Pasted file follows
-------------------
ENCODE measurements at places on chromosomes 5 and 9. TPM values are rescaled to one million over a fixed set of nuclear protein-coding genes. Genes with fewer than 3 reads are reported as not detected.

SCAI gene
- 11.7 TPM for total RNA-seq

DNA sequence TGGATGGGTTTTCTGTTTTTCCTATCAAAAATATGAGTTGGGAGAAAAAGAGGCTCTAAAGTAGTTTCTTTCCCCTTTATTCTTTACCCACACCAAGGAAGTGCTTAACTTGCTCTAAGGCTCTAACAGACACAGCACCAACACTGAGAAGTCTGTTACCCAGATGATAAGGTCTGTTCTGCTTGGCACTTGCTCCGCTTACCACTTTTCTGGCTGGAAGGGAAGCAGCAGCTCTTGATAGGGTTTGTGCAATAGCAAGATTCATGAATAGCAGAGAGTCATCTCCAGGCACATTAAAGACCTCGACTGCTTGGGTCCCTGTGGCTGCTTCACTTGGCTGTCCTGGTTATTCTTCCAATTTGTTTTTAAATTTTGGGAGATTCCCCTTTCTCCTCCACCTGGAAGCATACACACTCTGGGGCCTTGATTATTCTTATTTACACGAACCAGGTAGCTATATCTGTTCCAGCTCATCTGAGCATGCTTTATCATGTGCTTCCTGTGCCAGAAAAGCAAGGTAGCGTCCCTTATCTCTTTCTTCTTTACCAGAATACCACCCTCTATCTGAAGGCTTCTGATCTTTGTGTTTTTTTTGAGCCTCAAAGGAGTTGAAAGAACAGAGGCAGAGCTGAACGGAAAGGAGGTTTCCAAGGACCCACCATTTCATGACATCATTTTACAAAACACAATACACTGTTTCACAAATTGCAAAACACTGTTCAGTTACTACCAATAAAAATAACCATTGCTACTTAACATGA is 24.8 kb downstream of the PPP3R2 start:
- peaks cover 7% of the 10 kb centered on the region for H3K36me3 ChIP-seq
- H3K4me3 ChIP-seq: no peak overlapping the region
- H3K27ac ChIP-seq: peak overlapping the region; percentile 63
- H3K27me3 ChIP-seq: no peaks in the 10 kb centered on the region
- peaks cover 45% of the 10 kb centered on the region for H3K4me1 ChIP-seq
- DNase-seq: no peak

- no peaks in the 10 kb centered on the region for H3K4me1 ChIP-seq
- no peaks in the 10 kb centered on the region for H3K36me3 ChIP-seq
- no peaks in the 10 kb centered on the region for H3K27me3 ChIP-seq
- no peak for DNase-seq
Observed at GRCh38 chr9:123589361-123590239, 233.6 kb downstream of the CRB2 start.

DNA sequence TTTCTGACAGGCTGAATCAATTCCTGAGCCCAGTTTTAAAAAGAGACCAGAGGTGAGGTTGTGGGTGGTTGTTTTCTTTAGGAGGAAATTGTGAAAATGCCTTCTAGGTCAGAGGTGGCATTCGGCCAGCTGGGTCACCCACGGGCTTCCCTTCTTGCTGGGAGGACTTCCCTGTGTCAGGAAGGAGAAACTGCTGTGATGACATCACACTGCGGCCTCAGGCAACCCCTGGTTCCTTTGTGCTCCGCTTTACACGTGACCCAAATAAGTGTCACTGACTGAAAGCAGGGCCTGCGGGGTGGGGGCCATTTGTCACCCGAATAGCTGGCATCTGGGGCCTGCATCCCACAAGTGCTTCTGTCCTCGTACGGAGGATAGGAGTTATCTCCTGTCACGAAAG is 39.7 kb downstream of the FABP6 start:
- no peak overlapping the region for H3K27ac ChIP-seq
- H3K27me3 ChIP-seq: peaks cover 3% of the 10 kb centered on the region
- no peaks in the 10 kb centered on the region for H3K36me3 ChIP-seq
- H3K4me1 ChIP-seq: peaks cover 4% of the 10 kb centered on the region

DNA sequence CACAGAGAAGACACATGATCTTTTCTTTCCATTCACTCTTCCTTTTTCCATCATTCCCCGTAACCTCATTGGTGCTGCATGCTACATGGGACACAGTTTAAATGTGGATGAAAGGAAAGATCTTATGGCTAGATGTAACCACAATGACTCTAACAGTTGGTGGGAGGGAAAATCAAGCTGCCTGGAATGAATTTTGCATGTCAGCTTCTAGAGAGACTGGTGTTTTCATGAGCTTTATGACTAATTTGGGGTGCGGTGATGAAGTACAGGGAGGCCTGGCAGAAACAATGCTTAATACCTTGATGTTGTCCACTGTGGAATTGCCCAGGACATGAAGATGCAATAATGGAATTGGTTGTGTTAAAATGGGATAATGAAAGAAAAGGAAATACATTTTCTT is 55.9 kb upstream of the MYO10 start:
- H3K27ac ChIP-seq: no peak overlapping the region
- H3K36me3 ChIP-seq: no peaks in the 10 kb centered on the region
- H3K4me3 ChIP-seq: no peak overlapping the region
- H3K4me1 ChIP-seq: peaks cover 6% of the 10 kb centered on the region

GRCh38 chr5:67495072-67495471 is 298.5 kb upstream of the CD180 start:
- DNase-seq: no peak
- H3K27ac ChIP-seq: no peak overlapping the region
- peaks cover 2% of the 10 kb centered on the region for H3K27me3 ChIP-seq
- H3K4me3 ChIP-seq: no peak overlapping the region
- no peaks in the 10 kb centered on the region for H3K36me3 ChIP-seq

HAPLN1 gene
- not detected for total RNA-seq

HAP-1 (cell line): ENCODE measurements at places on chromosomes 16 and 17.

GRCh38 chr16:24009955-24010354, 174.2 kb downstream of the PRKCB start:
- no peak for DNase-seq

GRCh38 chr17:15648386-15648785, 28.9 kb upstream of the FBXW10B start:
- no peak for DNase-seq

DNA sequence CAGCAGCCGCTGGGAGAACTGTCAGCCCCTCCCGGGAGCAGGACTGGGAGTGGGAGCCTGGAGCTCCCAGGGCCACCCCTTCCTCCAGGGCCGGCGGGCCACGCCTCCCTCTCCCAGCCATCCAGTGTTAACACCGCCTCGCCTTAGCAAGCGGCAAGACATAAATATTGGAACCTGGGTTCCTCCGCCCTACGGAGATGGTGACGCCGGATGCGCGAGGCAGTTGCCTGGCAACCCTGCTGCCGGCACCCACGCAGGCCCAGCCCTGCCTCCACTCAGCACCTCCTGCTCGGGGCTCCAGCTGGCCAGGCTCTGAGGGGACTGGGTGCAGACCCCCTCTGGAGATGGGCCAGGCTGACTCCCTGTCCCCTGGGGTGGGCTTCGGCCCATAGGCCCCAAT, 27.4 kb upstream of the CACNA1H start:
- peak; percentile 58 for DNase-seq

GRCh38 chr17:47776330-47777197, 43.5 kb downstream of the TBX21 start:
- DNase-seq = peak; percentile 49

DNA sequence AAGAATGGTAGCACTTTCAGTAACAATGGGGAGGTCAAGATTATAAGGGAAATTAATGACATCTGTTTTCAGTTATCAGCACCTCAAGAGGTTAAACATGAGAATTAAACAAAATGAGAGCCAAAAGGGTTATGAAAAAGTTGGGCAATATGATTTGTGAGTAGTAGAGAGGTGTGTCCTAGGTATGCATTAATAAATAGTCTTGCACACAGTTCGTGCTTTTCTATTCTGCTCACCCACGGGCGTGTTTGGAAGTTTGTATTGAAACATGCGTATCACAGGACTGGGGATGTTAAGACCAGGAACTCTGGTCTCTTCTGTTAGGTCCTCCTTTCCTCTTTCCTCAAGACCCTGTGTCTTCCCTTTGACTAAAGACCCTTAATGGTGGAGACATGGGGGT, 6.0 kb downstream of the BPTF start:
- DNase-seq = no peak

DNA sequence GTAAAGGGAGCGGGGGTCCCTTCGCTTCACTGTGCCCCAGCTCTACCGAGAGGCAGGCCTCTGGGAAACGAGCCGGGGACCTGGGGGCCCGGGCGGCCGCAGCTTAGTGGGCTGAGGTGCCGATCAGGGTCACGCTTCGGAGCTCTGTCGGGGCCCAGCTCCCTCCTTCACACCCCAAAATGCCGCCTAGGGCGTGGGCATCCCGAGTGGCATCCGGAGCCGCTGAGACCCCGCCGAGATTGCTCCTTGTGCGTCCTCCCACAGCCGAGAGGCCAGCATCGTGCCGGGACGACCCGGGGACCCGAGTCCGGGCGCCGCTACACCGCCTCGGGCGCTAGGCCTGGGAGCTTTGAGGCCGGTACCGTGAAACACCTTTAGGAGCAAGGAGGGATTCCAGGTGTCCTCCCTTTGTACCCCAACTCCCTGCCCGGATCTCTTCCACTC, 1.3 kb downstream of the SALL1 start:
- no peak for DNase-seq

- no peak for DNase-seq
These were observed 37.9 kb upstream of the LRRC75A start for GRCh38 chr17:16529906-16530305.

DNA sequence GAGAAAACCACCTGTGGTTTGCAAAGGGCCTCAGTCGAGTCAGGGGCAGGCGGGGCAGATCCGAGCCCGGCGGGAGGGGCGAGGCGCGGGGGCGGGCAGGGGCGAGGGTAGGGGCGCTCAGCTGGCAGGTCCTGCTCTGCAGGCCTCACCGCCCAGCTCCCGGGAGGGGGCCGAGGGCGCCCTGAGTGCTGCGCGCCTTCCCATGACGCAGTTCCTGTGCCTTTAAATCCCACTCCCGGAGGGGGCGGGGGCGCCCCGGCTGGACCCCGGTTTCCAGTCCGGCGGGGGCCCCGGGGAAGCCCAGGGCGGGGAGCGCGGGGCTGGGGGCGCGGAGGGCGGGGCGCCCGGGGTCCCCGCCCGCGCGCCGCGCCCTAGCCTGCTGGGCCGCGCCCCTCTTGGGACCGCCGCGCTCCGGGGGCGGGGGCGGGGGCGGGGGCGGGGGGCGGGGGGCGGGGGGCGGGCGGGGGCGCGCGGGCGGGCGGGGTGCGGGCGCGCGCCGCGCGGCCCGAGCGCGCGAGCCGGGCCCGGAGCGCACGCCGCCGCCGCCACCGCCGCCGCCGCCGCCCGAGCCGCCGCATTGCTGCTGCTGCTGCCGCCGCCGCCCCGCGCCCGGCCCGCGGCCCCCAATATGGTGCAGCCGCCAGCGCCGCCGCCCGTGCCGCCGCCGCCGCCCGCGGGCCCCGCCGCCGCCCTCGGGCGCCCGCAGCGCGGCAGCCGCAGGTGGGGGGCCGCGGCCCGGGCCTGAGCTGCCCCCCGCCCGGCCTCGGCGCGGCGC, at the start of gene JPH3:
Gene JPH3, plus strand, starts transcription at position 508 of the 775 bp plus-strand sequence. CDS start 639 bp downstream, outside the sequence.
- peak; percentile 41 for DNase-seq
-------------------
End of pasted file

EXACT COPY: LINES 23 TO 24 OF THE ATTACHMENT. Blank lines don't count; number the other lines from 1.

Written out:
- H3K36me3 ChIP-seq: no peaks in the 10 kb centered on the region
- H3K4me3 ChIP-seq: no peak overlapping the region